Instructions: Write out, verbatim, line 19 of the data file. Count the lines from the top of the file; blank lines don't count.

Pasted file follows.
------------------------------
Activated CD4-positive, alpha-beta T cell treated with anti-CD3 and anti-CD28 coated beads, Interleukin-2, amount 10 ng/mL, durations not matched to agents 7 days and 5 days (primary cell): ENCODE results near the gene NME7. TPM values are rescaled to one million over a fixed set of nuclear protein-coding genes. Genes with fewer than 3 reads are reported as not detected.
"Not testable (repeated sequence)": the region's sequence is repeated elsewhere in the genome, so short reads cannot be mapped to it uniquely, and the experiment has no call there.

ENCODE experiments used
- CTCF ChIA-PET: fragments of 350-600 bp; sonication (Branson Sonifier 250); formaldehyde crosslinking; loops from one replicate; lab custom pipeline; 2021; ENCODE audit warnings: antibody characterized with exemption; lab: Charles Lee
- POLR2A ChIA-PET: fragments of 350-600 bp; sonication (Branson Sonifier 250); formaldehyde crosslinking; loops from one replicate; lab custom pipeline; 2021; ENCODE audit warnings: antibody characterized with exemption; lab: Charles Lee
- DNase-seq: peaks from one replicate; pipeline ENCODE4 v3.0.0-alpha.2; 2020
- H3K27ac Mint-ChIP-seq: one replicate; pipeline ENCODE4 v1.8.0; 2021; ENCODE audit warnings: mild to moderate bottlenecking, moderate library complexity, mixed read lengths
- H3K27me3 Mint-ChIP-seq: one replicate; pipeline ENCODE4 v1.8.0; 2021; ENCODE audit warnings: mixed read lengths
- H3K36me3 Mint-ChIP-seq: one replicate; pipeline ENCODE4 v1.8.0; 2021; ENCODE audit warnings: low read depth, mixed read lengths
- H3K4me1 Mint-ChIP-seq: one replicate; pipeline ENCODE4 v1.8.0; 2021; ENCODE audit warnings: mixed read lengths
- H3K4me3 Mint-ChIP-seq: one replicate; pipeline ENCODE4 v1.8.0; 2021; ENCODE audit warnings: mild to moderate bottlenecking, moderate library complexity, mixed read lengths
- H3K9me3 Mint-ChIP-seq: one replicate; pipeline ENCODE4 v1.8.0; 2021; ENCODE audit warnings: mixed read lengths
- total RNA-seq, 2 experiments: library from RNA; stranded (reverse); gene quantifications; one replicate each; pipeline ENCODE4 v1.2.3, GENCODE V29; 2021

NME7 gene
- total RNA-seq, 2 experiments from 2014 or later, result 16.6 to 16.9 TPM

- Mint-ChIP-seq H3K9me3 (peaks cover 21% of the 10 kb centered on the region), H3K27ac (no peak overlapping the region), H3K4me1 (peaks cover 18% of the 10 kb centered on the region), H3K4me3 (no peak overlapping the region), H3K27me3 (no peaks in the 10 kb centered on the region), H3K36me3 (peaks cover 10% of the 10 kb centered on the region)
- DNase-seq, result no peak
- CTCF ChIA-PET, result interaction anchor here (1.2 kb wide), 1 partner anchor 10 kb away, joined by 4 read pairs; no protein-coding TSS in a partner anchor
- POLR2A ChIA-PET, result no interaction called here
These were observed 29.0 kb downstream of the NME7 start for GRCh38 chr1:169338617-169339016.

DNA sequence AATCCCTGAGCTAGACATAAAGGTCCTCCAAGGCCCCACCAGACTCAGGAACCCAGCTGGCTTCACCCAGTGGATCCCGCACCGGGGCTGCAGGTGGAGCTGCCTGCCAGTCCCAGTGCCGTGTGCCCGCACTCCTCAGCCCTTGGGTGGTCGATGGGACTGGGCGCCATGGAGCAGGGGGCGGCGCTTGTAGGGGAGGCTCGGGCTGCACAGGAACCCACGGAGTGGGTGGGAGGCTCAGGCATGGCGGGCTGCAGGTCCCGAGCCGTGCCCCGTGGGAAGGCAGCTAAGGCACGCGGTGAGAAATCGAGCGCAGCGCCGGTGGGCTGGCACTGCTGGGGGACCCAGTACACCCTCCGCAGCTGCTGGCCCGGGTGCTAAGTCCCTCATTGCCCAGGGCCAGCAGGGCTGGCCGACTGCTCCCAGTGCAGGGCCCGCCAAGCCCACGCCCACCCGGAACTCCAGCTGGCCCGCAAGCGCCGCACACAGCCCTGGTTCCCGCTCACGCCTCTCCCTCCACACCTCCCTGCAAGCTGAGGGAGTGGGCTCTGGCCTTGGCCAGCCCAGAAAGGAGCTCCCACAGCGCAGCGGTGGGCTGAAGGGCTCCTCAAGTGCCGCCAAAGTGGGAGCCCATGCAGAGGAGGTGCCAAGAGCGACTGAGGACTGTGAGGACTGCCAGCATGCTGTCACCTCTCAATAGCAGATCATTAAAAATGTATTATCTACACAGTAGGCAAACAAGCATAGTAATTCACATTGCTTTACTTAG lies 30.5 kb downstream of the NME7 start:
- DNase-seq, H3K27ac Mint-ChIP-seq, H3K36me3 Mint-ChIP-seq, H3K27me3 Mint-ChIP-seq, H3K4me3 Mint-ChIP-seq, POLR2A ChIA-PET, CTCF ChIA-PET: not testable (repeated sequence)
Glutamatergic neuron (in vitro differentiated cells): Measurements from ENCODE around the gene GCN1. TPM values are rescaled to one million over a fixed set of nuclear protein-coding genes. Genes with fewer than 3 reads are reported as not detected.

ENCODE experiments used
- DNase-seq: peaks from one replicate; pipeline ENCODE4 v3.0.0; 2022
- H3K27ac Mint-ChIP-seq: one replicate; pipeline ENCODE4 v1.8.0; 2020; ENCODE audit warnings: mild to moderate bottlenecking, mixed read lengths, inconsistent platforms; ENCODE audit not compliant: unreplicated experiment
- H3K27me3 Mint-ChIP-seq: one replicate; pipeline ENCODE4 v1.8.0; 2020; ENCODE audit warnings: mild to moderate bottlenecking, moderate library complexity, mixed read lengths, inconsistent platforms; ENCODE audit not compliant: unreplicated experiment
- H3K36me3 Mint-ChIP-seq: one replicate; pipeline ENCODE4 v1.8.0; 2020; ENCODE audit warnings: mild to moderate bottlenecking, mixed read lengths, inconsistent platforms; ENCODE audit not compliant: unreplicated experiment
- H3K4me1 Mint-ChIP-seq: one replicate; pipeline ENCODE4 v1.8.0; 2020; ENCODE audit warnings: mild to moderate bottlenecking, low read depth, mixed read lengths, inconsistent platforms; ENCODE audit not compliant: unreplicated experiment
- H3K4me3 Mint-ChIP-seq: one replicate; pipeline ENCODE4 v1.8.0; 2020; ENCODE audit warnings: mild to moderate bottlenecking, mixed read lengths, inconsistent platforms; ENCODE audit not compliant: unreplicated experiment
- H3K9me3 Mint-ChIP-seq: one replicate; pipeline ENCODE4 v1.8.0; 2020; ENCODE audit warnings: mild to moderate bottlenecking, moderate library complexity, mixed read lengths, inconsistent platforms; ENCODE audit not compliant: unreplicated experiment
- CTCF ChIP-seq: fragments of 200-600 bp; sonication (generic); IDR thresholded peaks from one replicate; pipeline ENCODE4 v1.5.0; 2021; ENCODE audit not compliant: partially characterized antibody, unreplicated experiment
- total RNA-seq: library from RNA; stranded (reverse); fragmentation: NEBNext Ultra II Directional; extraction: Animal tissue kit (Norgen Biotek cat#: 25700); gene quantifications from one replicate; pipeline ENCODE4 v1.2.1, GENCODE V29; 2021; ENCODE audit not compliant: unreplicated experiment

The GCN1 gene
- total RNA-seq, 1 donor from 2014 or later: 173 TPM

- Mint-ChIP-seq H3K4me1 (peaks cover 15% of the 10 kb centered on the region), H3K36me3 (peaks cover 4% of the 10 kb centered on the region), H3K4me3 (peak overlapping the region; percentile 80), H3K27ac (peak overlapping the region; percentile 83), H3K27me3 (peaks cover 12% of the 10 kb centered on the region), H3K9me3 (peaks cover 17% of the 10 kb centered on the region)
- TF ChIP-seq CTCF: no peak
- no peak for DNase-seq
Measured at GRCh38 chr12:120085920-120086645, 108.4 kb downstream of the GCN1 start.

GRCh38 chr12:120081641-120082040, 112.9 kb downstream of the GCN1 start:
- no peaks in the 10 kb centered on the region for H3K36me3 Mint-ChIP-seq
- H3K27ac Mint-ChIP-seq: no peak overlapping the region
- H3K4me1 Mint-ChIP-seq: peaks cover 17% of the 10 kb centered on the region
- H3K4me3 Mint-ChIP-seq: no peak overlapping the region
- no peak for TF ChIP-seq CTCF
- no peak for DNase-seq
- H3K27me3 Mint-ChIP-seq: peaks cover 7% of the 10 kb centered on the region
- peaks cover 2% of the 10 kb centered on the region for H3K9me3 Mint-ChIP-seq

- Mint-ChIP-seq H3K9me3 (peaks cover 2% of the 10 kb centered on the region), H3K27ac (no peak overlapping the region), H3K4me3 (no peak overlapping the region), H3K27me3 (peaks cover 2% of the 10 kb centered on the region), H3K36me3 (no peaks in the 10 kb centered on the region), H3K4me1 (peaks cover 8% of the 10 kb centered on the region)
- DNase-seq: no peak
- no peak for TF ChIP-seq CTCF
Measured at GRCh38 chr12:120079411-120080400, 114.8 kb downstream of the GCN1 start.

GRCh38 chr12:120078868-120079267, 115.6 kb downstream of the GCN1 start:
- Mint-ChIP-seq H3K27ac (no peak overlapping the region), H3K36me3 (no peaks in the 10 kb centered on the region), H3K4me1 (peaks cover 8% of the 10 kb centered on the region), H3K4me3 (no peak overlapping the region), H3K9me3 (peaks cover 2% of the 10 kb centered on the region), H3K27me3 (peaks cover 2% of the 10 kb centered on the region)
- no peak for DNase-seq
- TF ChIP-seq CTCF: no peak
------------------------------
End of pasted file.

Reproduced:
- POLR2A ChIA-PET, result no interaction called here